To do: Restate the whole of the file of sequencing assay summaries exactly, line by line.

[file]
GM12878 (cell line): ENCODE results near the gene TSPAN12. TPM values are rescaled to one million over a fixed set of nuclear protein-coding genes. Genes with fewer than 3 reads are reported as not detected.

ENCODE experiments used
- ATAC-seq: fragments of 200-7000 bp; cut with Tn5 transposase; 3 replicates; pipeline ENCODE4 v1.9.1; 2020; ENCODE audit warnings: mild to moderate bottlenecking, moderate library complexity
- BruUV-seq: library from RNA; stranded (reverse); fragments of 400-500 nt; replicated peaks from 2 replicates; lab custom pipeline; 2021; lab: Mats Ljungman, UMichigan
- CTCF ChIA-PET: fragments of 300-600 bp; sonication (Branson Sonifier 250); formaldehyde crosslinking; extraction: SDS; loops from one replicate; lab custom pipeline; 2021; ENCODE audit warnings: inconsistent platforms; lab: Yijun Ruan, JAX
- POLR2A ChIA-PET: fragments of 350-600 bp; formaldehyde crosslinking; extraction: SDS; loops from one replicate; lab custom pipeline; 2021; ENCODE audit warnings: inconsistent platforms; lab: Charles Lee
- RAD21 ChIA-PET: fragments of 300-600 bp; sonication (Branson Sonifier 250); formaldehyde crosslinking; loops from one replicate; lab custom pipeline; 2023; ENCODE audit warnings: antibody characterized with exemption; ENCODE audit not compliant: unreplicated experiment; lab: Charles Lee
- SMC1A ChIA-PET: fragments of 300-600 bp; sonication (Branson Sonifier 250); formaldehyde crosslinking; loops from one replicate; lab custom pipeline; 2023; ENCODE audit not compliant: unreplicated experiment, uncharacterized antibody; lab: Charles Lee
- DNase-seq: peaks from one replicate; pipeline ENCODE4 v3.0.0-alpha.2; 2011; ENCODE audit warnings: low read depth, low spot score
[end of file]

GM12878 (cell line): ENCODE results near the gene TSPAN12. TPM values are rescaled to one million over a fixed set of nuclear protein-coding genes. Genes with fewer than 3 reads are reported as not detected.

ENCODE experiments used
- ATAC-seq: fragments of 200-7000 bp; cut with Tn5 transposase; 3 replicates; pipeline ENCODE4 v1.9.1; 2020; ENCODE audit warnings: mild to moderate bottlenecking, moderate library complexity
- BruUV-seq: library from RNA; stranded (reverse); fragments of 400-500 nt; replicated peaks from 2 replicates; lab custom pipeline; 2021; lab: Mats Ljungman, UMichigan
- CTCF ChIA-PET: fragments of 300-600 bp; sonication (Branson Sonifier 250); formaldehyde crosslinking; extraction: SDS; loops from one replicate; lab custom pipeline; 2021; ENCODE audit warnings: inconsistent platforms; lab: Yijun Ruan, JAX
- POLR2A ChIA-PET: fragments of 350-600 bp; formaldehyde crosslinking; extraction: SDS; loops from one replicate; lab custom pipeline; 2021; ENCODE audit warnings: inconsistent platforms; lab: Charles Lee
- RAD21 ChIA-PET: fragments of 300-600 bp; sonication (Branson Sonifier 250); formaldehyde crosslinking; loops from one replicate; lab custom pipeline; 2023; ENCODE audit warnings: antibody characterized with exemption; ENCODE audit not compliant: unreplicated experiment; lab: Charles Lee
- SMC1A ChIA-PET: fragments of 300-600 bp; sonication (Branson Sonifier 250); formaldehyde crosslinking; loops from one replicate; lab custom pipeline; 2023; ENCODE audit not compliant: unreplicated experiment, uncharacterized antibody; lab: Charles Lee
- DNase-seq: peaks from one replicate; pipeline ENCODE4 v3.0.0-alpha.2; 2011; ENCODE audit warnings: low read depth, low spot score